Lyoto Machida vs. Dan Henderson Head-to-Toe Breakdown
After turning down light heavyweight champion Jon Jones on short notice to save UFC 151, Lyoto Machida's life became a tornado of speculation, doubt and criticism.
In the wake of the disastrous cancellation of the event, Machida is now rumored to be taking on former UFC, Pride and Strikeforce champion Dan Henderson. Boasting a resume studded with noteworthy wins, Henderson is a tough out for any fighter in any division on any planet in any dimension with any style (insert propositional phrase here).
For Machida, this bout is a must-win for his career and his fan base, as many are none too happy with "The Dragon's" reluctance to fight anywhere, anytime.
Likewise for Henderson, this bout is necessary to ensure his shot at Jones somewhere in the future.
With so much on the line for each fighter, let us explore each man's skillset and see who will come out victorious when they finally clash inside the Octagon.
Henderson has the legendary H-bomb, but Machida has the best striking in the light heavyweight division.
While "The Dragon's" power and precision is beautiful to watch, he boasts striking defense which is even better than his offense. Almost impossible to tag, Machida is a frustrating opponent on the feet, regardless of his opposition.
Henderson, at 42 years of age, is not the most nimble fighter, and I highly doubt he will be able to track down Machida and land his powerful hands. Machida will simply stay away, pick his shots, wait for Henderson to make a mistake and exploit it.
As we have seen time and time again, when Machida strikes, he strikes hard and without mercy, and even a chin as sturdy as Henderson's will have a hard time withstanding a barrage from the Karate master.
This one is easy to call:
While Machida holds a definitive advantage in the standup game, the wrestling edge is much more difficult to call in this matchup.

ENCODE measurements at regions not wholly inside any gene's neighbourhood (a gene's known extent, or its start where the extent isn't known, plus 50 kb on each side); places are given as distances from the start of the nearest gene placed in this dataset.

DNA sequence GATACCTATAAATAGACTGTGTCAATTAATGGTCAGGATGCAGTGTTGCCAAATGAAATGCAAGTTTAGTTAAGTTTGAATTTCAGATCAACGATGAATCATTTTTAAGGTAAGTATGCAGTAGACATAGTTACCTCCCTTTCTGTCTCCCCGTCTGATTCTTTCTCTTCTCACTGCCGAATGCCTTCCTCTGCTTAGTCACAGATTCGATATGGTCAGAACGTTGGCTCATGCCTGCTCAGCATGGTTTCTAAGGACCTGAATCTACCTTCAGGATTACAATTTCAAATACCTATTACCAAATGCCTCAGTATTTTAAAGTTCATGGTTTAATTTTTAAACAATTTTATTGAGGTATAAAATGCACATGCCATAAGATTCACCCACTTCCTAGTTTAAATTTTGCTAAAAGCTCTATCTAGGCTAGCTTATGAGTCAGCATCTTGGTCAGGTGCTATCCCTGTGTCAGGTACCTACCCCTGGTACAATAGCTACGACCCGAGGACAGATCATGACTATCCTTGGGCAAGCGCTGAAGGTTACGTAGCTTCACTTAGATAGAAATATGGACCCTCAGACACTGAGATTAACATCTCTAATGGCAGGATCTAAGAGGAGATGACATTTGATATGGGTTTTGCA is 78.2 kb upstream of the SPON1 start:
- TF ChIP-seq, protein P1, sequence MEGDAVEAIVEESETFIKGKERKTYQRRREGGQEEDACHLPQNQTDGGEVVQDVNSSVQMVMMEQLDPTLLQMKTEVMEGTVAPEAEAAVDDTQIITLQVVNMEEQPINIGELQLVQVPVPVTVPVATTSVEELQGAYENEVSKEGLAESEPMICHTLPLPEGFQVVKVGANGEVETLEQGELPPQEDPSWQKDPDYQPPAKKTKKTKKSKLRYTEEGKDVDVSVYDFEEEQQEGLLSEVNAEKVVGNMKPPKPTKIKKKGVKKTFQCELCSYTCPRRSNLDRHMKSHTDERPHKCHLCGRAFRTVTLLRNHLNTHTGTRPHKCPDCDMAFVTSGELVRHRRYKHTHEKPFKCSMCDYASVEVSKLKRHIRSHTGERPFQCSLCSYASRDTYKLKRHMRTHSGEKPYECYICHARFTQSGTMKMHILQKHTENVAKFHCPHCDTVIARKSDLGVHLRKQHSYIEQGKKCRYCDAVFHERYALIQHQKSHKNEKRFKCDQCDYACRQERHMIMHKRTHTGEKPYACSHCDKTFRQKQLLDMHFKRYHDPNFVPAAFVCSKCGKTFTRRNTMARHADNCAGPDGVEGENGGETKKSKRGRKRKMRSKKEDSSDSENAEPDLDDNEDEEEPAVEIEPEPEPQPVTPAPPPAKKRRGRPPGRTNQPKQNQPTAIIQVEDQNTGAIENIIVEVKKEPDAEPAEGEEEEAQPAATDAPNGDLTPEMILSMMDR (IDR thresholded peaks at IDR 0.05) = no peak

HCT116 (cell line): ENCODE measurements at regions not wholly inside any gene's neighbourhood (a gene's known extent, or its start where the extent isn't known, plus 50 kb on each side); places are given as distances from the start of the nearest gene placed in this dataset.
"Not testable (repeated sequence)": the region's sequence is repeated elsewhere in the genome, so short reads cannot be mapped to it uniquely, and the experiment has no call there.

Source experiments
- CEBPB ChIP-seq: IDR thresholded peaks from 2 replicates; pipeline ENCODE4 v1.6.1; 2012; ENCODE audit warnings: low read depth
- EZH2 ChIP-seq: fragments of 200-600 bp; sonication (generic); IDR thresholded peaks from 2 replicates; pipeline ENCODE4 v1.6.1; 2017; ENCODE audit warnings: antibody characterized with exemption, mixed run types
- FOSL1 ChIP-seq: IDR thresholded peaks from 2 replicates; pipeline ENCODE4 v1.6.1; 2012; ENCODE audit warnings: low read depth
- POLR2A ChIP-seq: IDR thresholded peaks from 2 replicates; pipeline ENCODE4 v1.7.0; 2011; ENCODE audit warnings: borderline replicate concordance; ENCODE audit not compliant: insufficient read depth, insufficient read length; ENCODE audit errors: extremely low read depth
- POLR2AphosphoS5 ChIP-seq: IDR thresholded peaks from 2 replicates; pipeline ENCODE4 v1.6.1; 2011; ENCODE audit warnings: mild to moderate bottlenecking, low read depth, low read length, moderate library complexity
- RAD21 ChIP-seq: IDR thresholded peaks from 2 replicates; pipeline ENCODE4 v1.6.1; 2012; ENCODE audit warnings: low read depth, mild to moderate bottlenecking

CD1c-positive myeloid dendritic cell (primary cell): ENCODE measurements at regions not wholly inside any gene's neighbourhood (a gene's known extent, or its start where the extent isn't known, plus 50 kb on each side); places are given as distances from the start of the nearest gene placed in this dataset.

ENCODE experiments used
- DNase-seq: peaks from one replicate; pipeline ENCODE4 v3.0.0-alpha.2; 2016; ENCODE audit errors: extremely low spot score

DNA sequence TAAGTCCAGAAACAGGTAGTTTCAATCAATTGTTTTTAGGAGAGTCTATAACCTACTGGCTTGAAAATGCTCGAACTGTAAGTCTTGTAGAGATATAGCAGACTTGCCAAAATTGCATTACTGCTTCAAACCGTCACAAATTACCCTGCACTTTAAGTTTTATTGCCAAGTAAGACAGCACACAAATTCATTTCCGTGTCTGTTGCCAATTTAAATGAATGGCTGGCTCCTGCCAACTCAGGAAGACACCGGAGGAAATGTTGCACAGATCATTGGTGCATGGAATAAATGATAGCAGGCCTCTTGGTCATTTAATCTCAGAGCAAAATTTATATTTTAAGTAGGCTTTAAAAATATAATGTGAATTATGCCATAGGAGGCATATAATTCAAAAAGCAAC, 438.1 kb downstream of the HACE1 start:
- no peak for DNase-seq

Henderson, a former Olympic Greco-Roman wrestler, has an impressive resume, but his wrestling inside the cage is lackluster of late.
He was repeatedly taken down and controlled by Jake Shields in a Strikeforce middleweight championship matchup, and he was also grounded by Mauricio "Shogun" Rua in the later stages of their epic November 2011 clash.
Machida, on the other hand, rarely finds himself on his back despite taking on some of the best wrestlers in the light heavyweight division, and he is a master of quick trips and throws that catch his opponents off guard.
The wrestling strategy of each man is completely different, but both styles are effective in their own ways. Henderson will probably look to control Machida in the clinch against the cage, while Machida will be the one on top should the fight hit the mat.
Because of this, the wrestling aspect of the matchup is a push.
While he has great control once he is on top of his opponents, Henderson is outmatched should this fight go to the canvas.
Machida's most underrated aspect of his game is his Brazilian jiu-jitsu, a testament to his ability to keep fights standing and in the range he wants.
Rarely do we see Machida in a bad position on the ground, and when he is on top, he has shown the ability to finish opponents smoothly and efficiently.
Henderson, on the other hand, has lost three times in his career via submission and is more concerned with ground-and-pound and controlling his opponent's position when he ends up on top.
Despite this, where pure submission skills are concerned, Machida is the superior fighter.
I'll say it: I am not sold on Henderson as an elite light heavyweight.
While he is always dangerous thanks to his cinder block fists, he gasses quickly and cannot impose his will with his wrestling like he could in his prime.
The man is a legend, and he is one of the best competitors the sport of MMA has ever seen, but he is outmatched against Machida.
Machida will control the distance, avoid bad situations and land a knockout blow once Henderson slips up and leaves a hole in his striking defense. If he feels he is getting the wrong end of the standup, Machida can also choose to take the fight to the ground, where he is the superior grappler.
This fight is Machida's to lose, and I can legitimately see it ending via submission, knockout or lopsided decision, should he play it safe and pick his shots for the match's duration.
That said, I like Machida's power, and I think he will be the first man to stop Henderson via strikes.
Prediction: Machida via TKO (Round 2)
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